While some emerging-market assets have started to rebound, their economies remain vulnerable to a slowdown in China and rising global interest rates.
Emerging markets’ manufacturing purchasing managers index (PMI) edged up in December, signaling that conditions in manufacturing sectors are much healthier than a few months ago. Indonesia and Hungary, in particular, accelerated, while Mexico, Brazil, and Russia stabilized. But the manufacturing sector in China and the more advanced Asian economies weakened. Emerging-market assets have started to rally, currencies have stabilized, and dollar debt markets are looking better. Still, we need more clarity on global developments before turning bullish.
China’s cooling economyThere are many headwinds facing China’s economy, and the trade war with the United States is one of them. Still, the government has the tools and the determination to keep overall growth at its target. China is not a major source of risk for the global economy as evidenced by weaker PMI data and the central bank cutting the reserve requirement ratios for banks. The China–U.S. trade war, which creates some economic problems, also creates policy options. China can calibrate what kind of concessions they are prepared to offer with an eye on the domestic economy.
However, as the economy grows and becomes more sophisticated, the policy challenge will mount, and the chance of a policy mistake will rise. The Chinese authorities are used to having a great deal of control over the economy and being able to fine-tune economic outcomes as closely as they fine-tune political outcomes. Their ability to do this is shrinking over time, and more real economic volatility is likely as a result. But this does not mean that China will be the source of the next global recession. For the time being, we do not see this as a major risk.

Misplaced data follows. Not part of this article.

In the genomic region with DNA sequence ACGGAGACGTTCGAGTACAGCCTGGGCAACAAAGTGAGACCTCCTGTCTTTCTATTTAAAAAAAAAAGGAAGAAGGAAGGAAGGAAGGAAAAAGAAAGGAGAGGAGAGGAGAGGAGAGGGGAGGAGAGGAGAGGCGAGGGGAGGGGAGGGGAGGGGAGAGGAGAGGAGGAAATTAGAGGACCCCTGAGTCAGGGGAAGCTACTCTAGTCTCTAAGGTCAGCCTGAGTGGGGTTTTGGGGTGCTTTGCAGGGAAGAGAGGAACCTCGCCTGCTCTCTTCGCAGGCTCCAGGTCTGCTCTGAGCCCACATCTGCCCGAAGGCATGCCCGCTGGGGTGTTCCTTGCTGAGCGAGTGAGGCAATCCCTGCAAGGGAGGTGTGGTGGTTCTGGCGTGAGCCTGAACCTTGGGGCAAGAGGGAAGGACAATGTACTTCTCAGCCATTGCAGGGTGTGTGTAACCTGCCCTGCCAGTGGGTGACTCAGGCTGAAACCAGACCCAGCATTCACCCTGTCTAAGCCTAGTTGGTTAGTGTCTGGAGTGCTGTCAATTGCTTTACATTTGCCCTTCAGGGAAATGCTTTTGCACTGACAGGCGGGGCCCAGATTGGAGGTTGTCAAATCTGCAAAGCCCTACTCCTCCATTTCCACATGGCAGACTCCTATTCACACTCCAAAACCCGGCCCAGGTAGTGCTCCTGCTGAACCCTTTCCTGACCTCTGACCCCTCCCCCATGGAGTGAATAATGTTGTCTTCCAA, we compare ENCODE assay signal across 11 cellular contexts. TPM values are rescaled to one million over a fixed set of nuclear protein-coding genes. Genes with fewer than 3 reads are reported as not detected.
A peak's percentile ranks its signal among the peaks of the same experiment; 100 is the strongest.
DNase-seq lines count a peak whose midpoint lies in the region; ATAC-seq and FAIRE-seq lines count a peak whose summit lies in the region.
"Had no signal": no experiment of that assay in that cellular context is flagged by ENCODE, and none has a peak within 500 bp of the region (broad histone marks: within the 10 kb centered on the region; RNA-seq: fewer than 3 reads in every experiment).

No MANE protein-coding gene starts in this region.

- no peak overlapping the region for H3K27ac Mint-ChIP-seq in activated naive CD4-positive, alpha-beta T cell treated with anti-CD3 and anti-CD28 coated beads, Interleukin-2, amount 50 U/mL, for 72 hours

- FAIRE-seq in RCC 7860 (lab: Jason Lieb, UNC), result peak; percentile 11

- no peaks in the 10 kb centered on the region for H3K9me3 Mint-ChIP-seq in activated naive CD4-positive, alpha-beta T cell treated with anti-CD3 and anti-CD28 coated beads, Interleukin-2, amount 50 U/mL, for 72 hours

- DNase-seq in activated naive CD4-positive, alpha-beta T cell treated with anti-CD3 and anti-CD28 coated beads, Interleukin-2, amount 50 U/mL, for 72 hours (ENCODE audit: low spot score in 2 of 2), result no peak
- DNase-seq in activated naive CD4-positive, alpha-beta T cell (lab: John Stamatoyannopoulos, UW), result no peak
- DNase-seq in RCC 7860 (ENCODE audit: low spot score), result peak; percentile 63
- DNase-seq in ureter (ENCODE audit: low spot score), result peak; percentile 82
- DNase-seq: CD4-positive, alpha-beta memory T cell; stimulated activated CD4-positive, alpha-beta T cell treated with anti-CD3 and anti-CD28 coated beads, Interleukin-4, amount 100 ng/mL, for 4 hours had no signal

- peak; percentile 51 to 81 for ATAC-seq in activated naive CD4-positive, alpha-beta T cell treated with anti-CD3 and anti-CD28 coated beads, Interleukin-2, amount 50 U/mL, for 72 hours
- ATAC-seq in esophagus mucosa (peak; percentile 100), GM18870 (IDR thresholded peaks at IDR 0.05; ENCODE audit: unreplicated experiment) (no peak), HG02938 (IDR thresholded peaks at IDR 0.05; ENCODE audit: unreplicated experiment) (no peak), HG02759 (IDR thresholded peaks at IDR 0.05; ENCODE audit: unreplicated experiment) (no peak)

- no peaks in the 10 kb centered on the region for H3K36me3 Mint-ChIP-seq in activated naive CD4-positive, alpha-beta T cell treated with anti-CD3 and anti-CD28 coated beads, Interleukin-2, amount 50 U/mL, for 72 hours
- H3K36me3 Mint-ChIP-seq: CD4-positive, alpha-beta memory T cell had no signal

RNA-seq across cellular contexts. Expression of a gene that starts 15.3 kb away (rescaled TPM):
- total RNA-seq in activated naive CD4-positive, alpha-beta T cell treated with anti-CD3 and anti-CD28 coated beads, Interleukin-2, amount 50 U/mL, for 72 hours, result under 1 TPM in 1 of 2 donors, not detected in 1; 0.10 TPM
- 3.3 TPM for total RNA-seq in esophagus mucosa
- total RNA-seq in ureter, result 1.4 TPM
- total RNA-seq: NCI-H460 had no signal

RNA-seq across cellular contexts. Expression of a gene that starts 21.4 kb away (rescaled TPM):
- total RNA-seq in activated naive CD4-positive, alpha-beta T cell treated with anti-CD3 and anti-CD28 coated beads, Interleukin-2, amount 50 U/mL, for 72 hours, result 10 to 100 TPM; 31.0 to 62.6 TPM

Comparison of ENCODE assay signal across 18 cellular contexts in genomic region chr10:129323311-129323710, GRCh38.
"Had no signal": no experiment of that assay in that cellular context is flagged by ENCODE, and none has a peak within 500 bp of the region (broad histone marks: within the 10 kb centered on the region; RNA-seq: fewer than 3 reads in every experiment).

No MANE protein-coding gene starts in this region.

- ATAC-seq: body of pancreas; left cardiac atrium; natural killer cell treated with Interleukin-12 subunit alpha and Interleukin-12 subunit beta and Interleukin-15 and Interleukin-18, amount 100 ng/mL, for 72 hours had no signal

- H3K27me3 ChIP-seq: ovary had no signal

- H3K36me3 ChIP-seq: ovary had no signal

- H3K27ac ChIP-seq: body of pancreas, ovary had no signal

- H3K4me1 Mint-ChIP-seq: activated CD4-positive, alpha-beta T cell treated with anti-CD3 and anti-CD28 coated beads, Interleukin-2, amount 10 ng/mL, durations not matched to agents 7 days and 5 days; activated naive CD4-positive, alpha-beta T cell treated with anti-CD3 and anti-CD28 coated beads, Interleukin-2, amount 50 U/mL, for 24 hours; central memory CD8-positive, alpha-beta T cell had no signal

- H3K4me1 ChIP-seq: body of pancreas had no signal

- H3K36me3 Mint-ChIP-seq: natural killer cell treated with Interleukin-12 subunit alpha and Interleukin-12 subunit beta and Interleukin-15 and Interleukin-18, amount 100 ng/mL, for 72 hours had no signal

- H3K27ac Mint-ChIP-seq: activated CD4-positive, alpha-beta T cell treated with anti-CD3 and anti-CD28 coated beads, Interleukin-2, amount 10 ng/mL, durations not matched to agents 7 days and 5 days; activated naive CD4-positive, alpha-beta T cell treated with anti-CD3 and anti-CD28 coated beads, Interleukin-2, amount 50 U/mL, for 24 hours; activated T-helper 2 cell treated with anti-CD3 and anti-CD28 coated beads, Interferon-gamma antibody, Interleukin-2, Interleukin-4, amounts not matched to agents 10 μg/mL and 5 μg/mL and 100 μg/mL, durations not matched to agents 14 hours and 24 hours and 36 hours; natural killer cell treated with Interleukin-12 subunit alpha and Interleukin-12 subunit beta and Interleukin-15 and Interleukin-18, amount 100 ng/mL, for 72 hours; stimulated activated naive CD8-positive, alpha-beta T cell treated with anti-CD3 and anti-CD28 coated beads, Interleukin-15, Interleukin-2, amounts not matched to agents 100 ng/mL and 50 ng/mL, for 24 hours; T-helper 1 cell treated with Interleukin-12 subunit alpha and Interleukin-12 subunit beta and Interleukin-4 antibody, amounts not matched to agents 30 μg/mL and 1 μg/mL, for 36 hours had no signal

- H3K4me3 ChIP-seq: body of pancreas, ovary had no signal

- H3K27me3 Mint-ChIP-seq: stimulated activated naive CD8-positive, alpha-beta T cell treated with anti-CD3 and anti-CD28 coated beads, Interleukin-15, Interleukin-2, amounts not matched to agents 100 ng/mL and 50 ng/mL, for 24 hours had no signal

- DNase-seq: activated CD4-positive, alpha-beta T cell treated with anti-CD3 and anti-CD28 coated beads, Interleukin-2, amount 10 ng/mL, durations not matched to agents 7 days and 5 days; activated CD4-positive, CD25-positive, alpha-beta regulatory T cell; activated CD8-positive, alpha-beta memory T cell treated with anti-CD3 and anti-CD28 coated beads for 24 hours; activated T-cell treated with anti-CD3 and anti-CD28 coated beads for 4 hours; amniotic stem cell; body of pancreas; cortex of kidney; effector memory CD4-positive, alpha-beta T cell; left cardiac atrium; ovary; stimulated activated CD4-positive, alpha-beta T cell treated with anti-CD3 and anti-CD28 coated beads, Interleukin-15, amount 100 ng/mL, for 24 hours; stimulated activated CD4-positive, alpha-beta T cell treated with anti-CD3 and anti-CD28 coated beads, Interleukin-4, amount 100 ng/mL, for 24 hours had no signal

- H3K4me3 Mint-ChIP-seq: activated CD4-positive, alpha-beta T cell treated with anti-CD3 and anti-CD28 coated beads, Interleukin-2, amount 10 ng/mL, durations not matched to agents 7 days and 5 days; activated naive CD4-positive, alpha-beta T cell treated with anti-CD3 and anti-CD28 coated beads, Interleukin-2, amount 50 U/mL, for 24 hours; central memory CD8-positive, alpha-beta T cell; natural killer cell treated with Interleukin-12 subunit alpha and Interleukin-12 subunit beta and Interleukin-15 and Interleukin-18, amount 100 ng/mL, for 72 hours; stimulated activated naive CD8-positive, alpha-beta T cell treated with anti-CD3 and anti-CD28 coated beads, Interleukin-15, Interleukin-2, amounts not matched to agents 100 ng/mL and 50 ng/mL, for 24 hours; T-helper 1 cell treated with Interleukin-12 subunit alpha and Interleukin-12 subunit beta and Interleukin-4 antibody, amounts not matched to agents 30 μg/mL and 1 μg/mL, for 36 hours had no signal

Risks in emerging markets
Emerging markets are a small piece of the puzzle. It’s the tail, not the dog. Like other risky assets, emerging markets do well in a Goldilocks environment. But they are different from other risky assets because they are more exposed to dollar movements. Developing markets thrive when the dollar weakens or holds steady, interest rates fall or remain low, and there is decent economic growth. These markets do badly when the dollar and interest rates rise and growth slips.
In the current global environment, we expect emerging markets to remain a bit vulnerable.
In the current global environment, we expect emerging markets to remain a bit vulnerable. If our central forecast proves to be correct, emerging markets will do quite well; we expect decent global growth and the Fed to be on hold. The dollar is always a bit of a mystery, but the chances of a sharp dollar appreciation do not seem worryingly large. The problem is how we get there from here. With markets still unsure about recession risks and with lingering uncertainty over exactly how the Fed is looking at the year, assets remain somewhat vulnerable. We expect to turn bullish on emerging-market assets at some point, but not just yet.